Wednesday, February 22, 2012

Those were the happiest days of my life

In an ideal world, a person who has enjoyed two months' (hard earned) break would turn their mind to serious things, including the front pages of the daily newspapers, budgets and section 137bb. (Yes, it has two bs. No, I'm not knowing.)

I spend today wondering about the non-classics items of clothing. I know all about the classics all the books say we must have in our wardrobe. I want to know what the non-classics are. What things are destined to be donated to charity or selling on eBay for a few dollars by the end of this year? Bird prints? Jumpsuits? Ballet flats? (No! Not ballet flats!)

Meanwhile I was wearing my classics, which I guess subscribe to every list of classics every compiled:

 A plain black sheath from Jigsaw

 A plain silk-cotton blouse from Banana Republic

Ferragamo Vara pumps, thrifted from St Vincent De Paul in Rozelle, a nice plain black leather belt from the Turnaround second hand clothing store in Newtown,  Wolford tights and the Mulberry Bayswater that is obviously not a Kelly bag.

The train was empty. It always is when it gets to my stop.

At lunch time I took my interesting train of thoughts to a local charity shop and flicked through the racks to see what wasn't classic, what may had been discarded because they were dated or out of sync with current fashion. It's a subjective conclusion. I found lots of dresses cut on the bias, lots of loud blousy floral prints, lots of button-down frocks from the mid nineties and a ridiculous shallow baking pan for cooking heart-shaped muffins, all of which I believed to be superseded and irrelevant in fashion terms.

I also found countless classics - well, items the style books would brand classic - but that apparently weren't for their owners, not any more. Oh, and a lace tablecloth, which obviously I bought straight away.

It's got me thinking.  Are classics a myth?


  1. What beautiful, artistic photos. I applaud your creativity.

    I'm not competent enough about clothes to answer your question. Often, a word (e.g., "classic") has a meaning that differs from what it ostensibly signifies and I suspect that's the case with this word. I'm still a novice at female-culture.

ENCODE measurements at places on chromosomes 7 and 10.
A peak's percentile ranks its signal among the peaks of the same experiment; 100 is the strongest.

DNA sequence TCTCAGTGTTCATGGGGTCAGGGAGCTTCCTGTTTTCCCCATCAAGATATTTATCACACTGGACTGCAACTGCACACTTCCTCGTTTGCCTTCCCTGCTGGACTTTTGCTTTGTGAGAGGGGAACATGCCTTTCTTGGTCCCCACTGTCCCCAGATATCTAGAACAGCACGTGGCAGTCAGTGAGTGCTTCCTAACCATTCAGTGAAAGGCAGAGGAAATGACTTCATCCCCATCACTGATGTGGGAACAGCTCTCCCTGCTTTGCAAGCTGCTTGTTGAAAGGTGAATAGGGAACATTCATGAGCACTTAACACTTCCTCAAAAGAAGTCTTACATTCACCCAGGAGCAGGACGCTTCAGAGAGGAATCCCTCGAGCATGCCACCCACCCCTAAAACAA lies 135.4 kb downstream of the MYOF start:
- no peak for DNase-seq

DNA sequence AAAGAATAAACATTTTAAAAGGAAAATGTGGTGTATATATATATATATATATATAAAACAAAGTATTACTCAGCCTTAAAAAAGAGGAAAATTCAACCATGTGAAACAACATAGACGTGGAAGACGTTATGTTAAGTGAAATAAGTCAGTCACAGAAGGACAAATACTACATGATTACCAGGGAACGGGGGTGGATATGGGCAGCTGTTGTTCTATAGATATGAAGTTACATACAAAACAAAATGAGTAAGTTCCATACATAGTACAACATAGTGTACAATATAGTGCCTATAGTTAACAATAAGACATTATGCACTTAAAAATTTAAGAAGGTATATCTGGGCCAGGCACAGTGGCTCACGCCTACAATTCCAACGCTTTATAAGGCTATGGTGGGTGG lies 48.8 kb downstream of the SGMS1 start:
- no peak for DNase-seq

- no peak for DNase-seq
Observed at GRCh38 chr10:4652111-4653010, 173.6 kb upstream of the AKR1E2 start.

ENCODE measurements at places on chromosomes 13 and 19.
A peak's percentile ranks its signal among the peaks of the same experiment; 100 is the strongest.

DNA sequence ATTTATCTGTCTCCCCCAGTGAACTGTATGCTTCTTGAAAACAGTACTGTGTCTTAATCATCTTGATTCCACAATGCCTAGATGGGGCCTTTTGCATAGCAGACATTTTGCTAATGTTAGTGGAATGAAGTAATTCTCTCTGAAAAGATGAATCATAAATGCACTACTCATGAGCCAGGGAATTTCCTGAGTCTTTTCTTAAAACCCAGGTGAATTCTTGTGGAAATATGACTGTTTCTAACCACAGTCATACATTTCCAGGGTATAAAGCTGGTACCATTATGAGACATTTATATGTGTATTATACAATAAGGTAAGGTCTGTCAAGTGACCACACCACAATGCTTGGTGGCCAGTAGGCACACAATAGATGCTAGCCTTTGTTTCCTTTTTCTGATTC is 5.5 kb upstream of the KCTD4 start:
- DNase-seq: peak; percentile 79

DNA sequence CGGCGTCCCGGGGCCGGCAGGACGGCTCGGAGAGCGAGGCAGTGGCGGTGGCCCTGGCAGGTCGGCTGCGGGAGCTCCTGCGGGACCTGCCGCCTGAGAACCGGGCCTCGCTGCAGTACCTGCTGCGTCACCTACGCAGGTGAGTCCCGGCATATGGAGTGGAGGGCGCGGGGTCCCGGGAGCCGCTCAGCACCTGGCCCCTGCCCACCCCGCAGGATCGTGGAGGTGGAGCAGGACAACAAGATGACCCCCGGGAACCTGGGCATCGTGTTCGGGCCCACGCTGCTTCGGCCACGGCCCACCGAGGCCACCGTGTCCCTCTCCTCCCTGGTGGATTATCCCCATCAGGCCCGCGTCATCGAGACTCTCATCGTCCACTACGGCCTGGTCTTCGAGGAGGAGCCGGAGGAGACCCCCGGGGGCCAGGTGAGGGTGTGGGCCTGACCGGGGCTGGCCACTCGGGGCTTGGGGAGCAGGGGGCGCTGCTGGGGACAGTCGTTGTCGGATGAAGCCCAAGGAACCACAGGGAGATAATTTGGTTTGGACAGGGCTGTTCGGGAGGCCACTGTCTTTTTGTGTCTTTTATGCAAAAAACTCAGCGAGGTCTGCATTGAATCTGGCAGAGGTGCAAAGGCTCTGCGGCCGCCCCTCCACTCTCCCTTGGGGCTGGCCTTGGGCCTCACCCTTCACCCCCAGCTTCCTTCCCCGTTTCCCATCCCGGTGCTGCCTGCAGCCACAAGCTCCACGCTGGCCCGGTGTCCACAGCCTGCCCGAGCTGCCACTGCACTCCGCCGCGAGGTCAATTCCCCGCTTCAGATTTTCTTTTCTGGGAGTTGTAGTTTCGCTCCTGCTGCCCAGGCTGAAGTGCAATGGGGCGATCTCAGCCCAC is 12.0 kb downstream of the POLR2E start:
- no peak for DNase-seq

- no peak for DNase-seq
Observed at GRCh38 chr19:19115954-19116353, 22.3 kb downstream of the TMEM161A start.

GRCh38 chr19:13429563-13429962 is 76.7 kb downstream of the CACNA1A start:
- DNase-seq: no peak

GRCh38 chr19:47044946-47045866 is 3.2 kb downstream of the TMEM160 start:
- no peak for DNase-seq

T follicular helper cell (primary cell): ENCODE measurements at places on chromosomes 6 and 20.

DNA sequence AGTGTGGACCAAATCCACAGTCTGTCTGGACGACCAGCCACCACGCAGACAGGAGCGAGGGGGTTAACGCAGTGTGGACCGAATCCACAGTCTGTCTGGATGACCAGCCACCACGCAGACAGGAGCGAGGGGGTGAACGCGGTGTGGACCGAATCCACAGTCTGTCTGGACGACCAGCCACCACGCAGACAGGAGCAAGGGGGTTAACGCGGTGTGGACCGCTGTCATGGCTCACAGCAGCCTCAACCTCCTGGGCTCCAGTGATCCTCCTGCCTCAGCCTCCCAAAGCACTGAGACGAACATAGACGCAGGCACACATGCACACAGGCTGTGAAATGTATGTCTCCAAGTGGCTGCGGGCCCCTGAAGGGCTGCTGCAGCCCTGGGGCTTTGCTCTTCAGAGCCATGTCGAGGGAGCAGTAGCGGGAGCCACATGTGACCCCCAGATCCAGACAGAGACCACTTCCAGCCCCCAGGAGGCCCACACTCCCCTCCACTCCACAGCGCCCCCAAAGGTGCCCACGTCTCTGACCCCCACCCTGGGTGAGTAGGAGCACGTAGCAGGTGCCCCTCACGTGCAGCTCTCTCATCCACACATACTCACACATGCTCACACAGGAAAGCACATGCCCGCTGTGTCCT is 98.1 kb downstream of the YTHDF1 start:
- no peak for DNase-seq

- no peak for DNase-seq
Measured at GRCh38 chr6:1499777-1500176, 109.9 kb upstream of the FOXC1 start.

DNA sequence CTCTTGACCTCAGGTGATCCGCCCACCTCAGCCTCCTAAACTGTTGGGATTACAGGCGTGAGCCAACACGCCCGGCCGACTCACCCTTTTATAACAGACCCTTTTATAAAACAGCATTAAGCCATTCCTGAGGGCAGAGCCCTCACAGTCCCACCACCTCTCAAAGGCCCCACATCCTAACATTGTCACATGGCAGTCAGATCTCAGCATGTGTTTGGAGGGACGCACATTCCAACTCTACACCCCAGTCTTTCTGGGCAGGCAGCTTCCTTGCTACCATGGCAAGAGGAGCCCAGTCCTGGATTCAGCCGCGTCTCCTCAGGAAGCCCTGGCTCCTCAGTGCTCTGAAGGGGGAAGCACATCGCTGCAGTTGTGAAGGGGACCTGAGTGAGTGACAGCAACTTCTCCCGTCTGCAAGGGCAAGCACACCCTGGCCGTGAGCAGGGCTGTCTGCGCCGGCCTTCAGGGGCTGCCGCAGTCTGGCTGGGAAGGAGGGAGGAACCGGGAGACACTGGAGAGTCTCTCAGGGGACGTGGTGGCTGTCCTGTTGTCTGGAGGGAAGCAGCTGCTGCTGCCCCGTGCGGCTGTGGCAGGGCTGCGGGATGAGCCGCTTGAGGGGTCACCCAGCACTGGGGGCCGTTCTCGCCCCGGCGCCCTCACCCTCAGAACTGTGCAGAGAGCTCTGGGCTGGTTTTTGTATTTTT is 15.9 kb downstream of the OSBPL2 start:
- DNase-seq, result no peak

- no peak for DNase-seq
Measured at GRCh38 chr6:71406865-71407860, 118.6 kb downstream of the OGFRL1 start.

2. I think classics are subjective, depending on the person and his/her style.

    A classic white button-down and black skirt for example. Although I currently own a white button-down (thrifted Burberry London for $4), they are not classic for me. They get yellow in the armpits, and white is really not my colour.

    Black skirts...well, I own many. Not a single one is plain - my most classic one is made of leather.

    They aren't staples in my wardrobe - I would much rather wear something odd or unique. A purple skirt might be more classic with my style, and a brocade blouse with some fancy detail might be more me.

    A classic can be whatever you want, I guess that's what I'm trying to say (not very well).

  3. Thank you Shy! I'm yet to hit on the perfect format photographic format for my photos so have decided to just grab them when the day allows them. I appreciate you compliment. Your photos are always wonderful so I take your appreciation as high praise!

    You're right. Sheila. I've been thinking about classics a lot and concluded that most of my favourite clothes are all anti-classics as far as the books are concerned, but absolute staples to me. I've started a post on that topic that I'll upload when I've finished the photographs! And I agree with you about white shirts - I simply cannot wear long sleeved white shirts. They never look crisp and clean on me; somehow I always looked crumpled and ill-shaped after five minutes. I'm curious about a leather skirt - I'd love to try one but not sure if I could carry it off. Whenever I see someone wearing one I am always struck by how great they look.